Paterson cited a number of personal friends, all former New Yorkers, who have contacted him from out of state since his ascent to the governorship. “A friend from primary school, Randy San Antonio, told me he moved to Dallas 20 years ago,” Paterson began. “Another friend, Randy Watts, had moved to Reno. A friend from Syracuse, Marvin Lee Simons, said he’s working in Lower Manhattan. I said we should get together . . . and he said, ‘Well, I don’t live in New York. I live in western Pennsylvania.’ Jeff and Stacey Stackhouse wanted to start a business on Long Island. They moved two years ago—they’re trying to start their business in Charlotte, North Carolina. They couldn’t pay the taxes here.”
And New York’s current governor in engaged in Scott Walker-esque reforms, hoping to save what’s left of his state, as Walter Russell Mead recently noted:
Politico reports that during the last week, Cuomo removed the leaders of four of New York’s largest public-sector unions from their seats at the convention. Although three of the leaders were eventually reinstated, it was only after considerable wrangling by the unions and frantic calls to Cuomo’s office. Although the Governor denies any motive that at the very least, Cuomo is sending a message to the unions that he will be more difficult to work with than previous Democratic governors.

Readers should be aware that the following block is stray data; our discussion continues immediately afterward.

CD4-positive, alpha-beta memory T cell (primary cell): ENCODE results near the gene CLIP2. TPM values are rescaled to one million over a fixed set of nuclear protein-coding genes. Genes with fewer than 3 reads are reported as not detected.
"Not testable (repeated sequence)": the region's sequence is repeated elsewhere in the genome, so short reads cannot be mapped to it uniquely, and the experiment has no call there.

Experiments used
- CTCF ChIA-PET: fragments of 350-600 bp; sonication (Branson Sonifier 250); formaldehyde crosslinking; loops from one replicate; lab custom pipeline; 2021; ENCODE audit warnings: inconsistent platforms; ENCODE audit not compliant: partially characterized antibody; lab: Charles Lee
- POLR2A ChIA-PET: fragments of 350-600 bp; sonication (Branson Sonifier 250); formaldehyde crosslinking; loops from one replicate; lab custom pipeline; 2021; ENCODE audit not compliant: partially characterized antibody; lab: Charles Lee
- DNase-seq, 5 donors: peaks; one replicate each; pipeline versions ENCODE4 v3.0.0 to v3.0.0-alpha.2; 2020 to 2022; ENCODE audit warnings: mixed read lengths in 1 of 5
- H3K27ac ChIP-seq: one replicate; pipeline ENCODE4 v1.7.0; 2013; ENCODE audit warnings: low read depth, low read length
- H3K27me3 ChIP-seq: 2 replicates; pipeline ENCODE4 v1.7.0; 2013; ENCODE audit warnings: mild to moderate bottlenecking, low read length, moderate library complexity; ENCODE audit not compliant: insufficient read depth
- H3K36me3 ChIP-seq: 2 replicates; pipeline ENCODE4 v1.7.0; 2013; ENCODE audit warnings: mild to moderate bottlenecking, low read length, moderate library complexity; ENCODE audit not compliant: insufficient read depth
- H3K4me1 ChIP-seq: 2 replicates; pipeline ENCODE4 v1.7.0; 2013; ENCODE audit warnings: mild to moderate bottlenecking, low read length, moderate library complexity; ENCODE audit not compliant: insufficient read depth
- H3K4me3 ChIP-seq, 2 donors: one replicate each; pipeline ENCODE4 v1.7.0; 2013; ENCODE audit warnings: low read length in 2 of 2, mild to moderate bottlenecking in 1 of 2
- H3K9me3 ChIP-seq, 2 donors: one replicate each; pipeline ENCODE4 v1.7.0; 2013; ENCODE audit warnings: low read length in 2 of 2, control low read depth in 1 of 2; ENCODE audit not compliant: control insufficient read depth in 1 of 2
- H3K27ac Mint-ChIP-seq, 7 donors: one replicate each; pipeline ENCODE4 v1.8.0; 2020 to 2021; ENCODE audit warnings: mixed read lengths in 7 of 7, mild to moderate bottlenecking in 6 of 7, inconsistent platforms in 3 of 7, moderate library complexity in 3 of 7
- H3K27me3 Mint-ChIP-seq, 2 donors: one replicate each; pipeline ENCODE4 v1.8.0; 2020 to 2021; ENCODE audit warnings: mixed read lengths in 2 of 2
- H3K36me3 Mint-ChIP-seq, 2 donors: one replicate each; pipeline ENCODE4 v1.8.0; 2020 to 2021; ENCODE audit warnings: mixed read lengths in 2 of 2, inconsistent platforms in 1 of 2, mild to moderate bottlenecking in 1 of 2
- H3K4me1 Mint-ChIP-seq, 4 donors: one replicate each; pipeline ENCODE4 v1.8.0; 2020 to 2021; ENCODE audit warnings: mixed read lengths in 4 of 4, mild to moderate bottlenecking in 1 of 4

This is an interesting development. Ever since Teddy Roosevelt and FDR, governors of New York have had presidential ambitions—Dewey, Rockefeller (who made it to Veep), Averill Harriman and Andrew Cuomo’s father all angled for the nation’s top job during their political careers.
This Cuomo is likely no exception, and significantly, he seems to think that a record of standing up to public sector unions might boost his national ambitions. Looking at Hilary Clinton’s sky high popularity ratings, Cuomo may be thinking that the Democratic center could be the path to bigger things.
Meanwhile, this attitude may help him in his home state as well. Delivering the kind of social services that Democratic constituents want in New York at taxes that won’t kill what remaining business there still is in the state will require tough stands against union demands that make would make government unaffordable in the Empire State. Politicians who deliver necessary services at acceptable costs stand to reap considerable gains. And the numbers back this up—early last month, his approval rating stood at an impressive 68 percent.
As with all other issues, the New York Times is forgainst the topic of union reform: None for New York and other states (such as Wisconsin), but like its namesake state and city, the once mighty newspaper is now begging for concessions from its own unions.
Plus this: “Worried About The Soda Ban? Fear Not, Bloomberg to Support ‘National Donut Day’ Tomorrow.” What a putz.